The Poisonwood Bible

The Poisonwood Bible


Barbara Kingsolver

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The Poisonwood Bible Study Guide

Welcome to the LitCharts study guide on Barbara Kingsolver's The Poisonwood Bible. Created by the original team behind SparkNotes, LitCharts are the world's best literature guides.

Brief Biography of Barbara Kingsolver

Barbara Kingsolver was born in Maryland, but she spent most of her childhood in Kentucky. When she was only seven years old, her father, a doctor, moved his family to the Congo, where he worked in the public health sector for many years (this period of Kingsolver’s life would form the basis for The Poisonwood Bible). Kingsolver studied music at Depauw University in Indiana. She began studying biology toward the end of her time in college, and graduated with a B.S. degree. She later studied ecology and evolutionary biology at the University of Arizona. By the mid-80s, Kingsolver was earning a living as a science writer in Arizona. She married in 1985, and had a child two years later, but separated from her husband in 1992. It was in 1988 that Kingsolver published her first novel, The Bean Trees, a surprise hit. Kingsolver followed this book with Animal Dreams (1990), Pigs in Heaven (1993), and The Poisonwood Bible, usually regarded as her best novel. Kingsolver continues to write fiction and nonfiction.
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Historical Context of The Poisonwood Bible

Poisonwood alludes to a great many historical events—too many to name in this summary. However, some of the most important would be the rise of 19th-century imperialism, the Cold War, the election and assassination of Patrice Lumumba, and the so-called “Congo Crisis.” Throughout the 19th century, the powerful nation-states of Western Europe sent expeditions to other parts of the world, especially in Asia and Africa. Over time, countries like France, England, and Belgium established strong military outposts in these continents, where they harvested the natural resources for their own benefit—essentially stealing the wealth of Asia and Africa from Asians and Africans. In the Belgian colony of the Congo, for instance, Belgians established a colony that was internationally notorious for its cruelty to the Congolese tribes. Rumors circulated (and were later confirmed) of Belgian imperialists cutting off Africans’ hands and torturing African babies. By the end of the Second World War, Belgium’s presence in the Congo had almost completely ended. But as Belgium prepared to pull out of the Congo, the United States prepared to control the Congo for the first time. The U.S. was eager to exercise political control over the so-called Third World (the underdeveloped countries of the world, largely in Asia, Africa, and South America) in order to maintain a strategic advantage over its rival, the Soviet Union: this struggle for control of the Third World was a crucial aspect of the Cold War between the two superpowers. In the early 1960s, a Congolese leader named Patrice Lumumba rose to prominence in the Congo, promoting an ideology of democracy, socialism, and equality. Because the U.S. government feared that Lumumba’s ideas would tilt the country in the direction of the Soviet Union (a Communist state), the Central Intelligence Agency arranged to assassinate Lumumba and replace him with a leader—Mobutu— who would be more sympathetic to American interests. Mobutu wielded power over the Congo for many years, since he was backed by American money and weaponry. But by the 1980s, Mobutu was dying of cancer—as Kingsolver sees it, a symbol of the limited power of the U.S. to influence democracy and freedom in the Congo.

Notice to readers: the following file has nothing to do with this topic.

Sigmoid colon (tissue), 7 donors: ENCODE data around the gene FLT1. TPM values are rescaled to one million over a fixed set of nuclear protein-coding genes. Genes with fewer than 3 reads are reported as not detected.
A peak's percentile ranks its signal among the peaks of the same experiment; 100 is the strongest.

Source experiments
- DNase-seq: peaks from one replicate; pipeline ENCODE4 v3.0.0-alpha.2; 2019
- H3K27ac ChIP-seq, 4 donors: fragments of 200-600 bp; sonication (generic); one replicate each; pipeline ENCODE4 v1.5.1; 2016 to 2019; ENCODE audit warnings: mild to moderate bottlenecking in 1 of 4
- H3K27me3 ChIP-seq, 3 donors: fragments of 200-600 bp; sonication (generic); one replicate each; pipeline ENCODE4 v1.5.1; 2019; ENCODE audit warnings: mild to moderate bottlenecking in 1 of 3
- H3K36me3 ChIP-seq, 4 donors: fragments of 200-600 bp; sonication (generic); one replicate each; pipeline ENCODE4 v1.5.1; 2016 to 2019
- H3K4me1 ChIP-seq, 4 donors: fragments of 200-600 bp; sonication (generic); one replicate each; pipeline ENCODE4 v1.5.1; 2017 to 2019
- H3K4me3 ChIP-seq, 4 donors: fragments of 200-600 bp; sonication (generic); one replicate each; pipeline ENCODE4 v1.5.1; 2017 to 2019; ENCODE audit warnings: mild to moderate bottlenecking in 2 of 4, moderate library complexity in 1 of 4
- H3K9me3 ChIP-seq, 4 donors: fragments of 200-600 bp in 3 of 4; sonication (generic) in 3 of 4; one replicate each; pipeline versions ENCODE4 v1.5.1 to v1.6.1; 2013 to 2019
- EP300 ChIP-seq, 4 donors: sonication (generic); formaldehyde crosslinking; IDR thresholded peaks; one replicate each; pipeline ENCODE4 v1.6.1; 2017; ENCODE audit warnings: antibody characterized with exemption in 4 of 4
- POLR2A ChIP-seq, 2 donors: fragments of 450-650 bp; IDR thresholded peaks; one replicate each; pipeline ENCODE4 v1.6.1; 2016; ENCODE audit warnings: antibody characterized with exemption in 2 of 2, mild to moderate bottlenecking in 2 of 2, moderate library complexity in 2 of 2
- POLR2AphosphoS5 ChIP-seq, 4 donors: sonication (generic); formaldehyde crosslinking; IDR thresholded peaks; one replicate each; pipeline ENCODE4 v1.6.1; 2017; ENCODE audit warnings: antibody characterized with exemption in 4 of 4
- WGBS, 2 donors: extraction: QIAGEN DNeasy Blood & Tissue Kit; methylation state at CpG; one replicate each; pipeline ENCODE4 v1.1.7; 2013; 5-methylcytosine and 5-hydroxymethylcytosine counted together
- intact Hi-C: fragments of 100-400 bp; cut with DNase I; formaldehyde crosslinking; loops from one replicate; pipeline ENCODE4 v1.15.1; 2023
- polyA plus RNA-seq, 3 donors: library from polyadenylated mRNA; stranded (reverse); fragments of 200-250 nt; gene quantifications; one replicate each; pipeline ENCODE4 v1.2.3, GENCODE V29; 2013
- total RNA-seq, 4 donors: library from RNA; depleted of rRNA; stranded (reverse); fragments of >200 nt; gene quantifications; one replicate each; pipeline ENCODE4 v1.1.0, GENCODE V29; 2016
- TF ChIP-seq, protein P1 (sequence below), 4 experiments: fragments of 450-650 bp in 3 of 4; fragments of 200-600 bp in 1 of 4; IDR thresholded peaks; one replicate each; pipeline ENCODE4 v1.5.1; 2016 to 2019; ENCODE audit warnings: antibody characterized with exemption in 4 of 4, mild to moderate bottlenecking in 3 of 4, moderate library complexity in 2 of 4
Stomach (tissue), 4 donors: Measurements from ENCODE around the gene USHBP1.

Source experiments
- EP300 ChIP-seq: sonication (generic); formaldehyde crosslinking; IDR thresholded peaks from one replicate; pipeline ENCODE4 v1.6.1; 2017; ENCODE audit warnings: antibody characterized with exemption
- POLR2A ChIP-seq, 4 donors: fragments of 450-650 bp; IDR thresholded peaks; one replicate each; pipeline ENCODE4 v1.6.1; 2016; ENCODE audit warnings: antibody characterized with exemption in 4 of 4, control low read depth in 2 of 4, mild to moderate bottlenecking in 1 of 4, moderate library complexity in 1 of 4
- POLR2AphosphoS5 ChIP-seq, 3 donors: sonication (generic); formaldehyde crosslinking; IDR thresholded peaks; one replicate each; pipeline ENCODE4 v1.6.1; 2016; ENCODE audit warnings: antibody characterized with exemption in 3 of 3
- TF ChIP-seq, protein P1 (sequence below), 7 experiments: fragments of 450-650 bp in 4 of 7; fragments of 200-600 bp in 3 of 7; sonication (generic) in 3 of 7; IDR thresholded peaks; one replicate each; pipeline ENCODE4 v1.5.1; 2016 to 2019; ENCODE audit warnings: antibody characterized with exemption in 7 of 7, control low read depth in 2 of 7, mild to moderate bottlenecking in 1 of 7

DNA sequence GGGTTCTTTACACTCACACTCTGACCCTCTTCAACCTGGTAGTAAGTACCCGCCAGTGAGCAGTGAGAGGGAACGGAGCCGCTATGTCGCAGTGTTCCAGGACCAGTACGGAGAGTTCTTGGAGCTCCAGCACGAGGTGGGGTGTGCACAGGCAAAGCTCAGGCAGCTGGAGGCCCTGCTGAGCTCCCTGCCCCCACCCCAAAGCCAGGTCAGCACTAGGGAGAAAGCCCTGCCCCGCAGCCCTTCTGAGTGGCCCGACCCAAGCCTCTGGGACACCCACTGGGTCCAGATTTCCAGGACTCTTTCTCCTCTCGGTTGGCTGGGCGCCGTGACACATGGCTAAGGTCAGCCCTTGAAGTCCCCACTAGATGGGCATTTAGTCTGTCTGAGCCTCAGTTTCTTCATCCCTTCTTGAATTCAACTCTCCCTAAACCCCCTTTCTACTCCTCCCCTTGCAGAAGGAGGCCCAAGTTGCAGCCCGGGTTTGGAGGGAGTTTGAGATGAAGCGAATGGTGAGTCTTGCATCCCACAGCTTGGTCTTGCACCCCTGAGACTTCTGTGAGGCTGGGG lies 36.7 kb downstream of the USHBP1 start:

Other Books Related to The Poisonwood Bible

No novel about Westerners journeying to Africa can help but allude to Joseph Conrad’s Heart of Darkness (1900), still the most influential work of fiction on this theme. And yet where Conrad’s novel (which is, like Poisonwood, set in the Congo) deals with the legacy of Western imperialism from the point of view of the colonizers, marginalizing and even demonizing the African people, Kingsolver wants to depict the Congolese with sensitivity and respect. In this way, Poisonwood draws its inspiration from such contemporary works as Song of Solomon (1974) and Beloved (1987) by Toni Morrison; A Bend in the River (1979) by V. S. Naipaul, and The Conservationist (1974) by Nadine Gordimer, all of which examine the legacy of colonialism through a feminist lens.
Key Facts about The Poisonwood Bible
  • Full Title:The Poisonwood Bible
  • Where Written:Atlanta, New York City
  • When Published:Fall 1998
  • Literary Period: Post-colonial literature, third wave feminism
  • Genre: Historical Fiction
  • Setting:Congo, Georgia, Angola (1960-1980s)
  • Climax:The death of Ruth May Price
  • Antagonist:Arguably Nathaniel Price; more generally, though, the forces of capitalism and Western imperialism.
  • Point of View:The novel switches between many different points of view: those of Orleanna, Adah, Ruth May, Rachel, and Leah Price.

Extra Credit for The Poisonwood Bible

No stranger to controversy: As you can probably guess from reading Poisonwood, Barbara Kingsolver is no stranger to political controversy. During the early 1990s, she left the country to protest the Bush administration’s decision to wage war in the Persian Gulf. A decade later, she was in the news again for criticizing Bush the Younger’s “War on Terror.”

Awards!: Kingsolver has won or been nominated for many prestigious honors over the years. She was nominated for the Pulitzer Prize for Poisonwood, and won the Los Angeles Time Book Award. Possibly her greatest honor, though, is Poisonwood being chosen for Oprah’s Book Club.